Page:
Notre Dame student announced as vice-captain of Australian beach handball squad

Document Type

Media Release

Publication Date

Fall 23-5-2012

Publisher Name

The University of Notre Dame Australia

Publication Place



A former touch football player and first year Medicine student at The University of Notre Dame Australia’s Fremantle Campus has been selected as vice-captain for the Australian team which will compete at the 2012 Beach Handball World Championships in Oman this July.

Andrew Mills, 30, said he was “pleasantly surprised” at the announcement and hoped to represent Australia with pride at the exciting six-day tournament which is expected to attract large crowds.

Mr Mills, the only Western Australian player selected in the team, will attempt to create history under the expert guidance of national men’s beach handball coach Boris Mensing, who is also from WA.

He was selected as vice-captain due to his strong performances and leadership qualities exhibited whilst at the national training camps with other athletes of the Australian beach handball squad.

Beach handball matches consist of two 10 minute halves amidst a vibrant atmosphere of loud music and other forms of family fun.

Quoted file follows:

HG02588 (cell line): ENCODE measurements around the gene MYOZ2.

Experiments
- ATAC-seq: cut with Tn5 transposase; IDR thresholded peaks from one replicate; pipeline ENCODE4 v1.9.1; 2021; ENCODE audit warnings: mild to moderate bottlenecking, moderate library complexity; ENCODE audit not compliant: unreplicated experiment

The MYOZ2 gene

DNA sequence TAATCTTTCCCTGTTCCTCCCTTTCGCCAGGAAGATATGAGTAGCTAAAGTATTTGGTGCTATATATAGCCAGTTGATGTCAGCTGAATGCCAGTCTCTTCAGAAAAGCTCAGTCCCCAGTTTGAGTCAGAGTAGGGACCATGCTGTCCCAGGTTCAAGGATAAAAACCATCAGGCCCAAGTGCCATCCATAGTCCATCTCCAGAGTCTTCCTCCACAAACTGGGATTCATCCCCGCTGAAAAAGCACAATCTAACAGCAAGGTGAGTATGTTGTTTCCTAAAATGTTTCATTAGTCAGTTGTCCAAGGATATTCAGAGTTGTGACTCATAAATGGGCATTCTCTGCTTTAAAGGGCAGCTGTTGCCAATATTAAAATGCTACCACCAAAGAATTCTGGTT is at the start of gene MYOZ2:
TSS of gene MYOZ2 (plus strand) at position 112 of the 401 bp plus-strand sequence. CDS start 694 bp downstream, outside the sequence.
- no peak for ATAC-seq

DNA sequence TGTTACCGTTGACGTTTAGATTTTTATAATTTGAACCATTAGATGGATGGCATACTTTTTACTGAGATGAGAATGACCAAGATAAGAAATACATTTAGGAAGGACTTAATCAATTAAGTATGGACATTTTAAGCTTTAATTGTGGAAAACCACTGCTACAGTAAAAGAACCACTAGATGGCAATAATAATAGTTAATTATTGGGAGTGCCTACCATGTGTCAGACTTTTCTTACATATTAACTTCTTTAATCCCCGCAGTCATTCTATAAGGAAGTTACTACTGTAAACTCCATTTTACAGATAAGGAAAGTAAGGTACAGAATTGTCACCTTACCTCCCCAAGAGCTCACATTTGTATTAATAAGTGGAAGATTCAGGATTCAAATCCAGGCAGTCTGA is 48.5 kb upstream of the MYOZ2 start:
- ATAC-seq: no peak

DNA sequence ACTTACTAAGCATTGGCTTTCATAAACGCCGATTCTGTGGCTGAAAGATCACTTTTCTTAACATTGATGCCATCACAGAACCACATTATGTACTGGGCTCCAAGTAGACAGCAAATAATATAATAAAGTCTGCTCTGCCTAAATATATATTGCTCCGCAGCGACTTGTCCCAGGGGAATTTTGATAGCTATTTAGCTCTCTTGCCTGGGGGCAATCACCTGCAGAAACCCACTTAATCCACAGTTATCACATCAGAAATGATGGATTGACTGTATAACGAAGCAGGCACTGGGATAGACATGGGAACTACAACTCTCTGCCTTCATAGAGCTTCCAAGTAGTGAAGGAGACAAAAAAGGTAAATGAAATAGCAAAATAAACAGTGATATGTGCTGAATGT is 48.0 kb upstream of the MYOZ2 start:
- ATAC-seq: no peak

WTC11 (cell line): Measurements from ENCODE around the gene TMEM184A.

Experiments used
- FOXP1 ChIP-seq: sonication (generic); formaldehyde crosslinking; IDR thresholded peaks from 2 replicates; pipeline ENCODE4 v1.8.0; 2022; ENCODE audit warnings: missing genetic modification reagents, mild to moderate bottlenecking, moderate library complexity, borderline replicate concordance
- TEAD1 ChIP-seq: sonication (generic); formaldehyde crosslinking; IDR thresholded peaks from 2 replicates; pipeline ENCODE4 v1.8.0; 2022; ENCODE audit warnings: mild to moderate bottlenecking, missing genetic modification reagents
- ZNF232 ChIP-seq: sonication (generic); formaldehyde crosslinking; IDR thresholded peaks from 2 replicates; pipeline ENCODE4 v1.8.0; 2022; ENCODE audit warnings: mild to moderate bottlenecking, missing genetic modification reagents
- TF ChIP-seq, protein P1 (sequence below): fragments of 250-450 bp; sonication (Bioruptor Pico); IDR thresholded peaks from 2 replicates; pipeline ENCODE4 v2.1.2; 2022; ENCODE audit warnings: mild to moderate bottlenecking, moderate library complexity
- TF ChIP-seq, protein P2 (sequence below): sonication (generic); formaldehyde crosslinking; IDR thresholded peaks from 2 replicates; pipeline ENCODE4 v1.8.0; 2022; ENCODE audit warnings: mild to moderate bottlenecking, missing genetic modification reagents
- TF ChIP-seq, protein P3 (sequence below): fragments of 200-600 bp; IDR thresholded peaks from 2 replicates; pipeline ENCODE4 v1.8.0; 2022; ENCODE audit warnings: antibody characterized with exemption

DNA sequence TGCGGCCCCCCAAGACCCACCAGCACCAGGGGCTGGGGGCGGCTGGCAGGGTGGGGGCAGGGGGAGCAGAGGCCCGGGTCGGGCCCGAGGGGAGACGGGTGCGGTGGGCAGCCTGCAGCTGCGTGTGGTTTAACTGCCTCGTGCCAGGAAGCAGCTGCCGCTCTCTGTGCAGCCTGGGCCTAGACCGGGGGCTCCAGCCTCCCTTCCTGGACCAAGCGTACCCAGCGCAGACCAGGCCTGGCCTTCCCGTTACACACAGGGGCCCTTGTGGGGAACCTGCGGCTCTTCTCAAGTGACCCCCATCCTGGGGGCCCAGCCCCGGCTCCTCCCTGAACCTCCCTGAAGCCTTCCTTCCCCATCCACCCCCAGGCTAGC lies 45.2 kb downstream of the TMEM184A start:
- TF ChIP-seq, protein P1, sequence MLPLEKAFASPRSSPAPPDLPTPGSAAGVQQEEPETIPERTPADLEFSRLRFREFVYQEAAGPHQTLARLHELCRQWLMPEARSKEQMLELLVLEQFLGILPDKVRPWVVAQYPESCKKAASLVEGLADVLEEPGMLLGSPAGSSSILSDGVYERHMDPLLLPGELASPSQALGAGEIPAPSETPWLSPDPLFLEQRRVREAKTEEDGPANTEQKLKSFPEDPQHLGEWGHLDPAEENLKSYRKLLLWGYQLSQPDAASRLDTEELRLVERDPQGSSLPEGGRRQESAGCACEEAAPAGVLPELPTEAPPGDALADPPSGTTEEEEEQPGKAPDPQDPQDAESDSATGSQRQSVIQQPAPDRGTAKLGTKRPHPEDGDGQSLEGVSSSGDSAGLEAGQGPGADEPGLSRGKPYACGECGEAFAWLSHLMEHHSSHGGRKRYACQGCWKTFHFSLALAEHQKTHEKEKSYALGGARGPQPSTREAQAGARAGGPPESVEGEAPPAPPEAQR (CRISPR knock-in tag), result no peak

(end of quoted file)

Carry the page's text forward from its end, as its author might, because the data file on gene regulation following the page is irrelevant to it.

“Another thing that sets beach handball apart from its indoor variant is the inclusion of trick shots,” Mr Mills said.

“If players can score a goal after performing a 360 degree manoeuvre, their team is awarded two points. Two points are also awarded to teams that can score with an alley-oop shot - where one player throws the ball to a teammate who jumps up, catches it in mid-air and scores a goal.”

Mr Mills was drawn to the unique sport having felt that he needed another challenge after playing touch football for 15 years.

He had only been playing handball for two seasons before he was selected in the Australian beach handball squad for the 2010 World Championships in Turkey.

Despite finishing the 2010 tournament winless and in last place, Mr Mills said the Australian team was well prepared to challenge for its maiden victory against the world’s best in just over a month.

He says player fitness in the warm Middle Eastern conditions will play a big part to ensure Australia’s progression past the group stage of the tournament.

“I try to complete as much fitness training as possible. Running, jumping and moving quickly on sand for 10 minutes each half can be quite challenging,” Mr Mills said.

“As a beach handball player, you need to be fairly fit, creative and have a good sense of awareness in order to pass to your teammates quickly and effectively. Players also have another big role – to entertain the audience.”

Australia have drawn a challenging pool for the qualifying matches, including host nation Oman, the world number six Russia, and the world champions Brazil.

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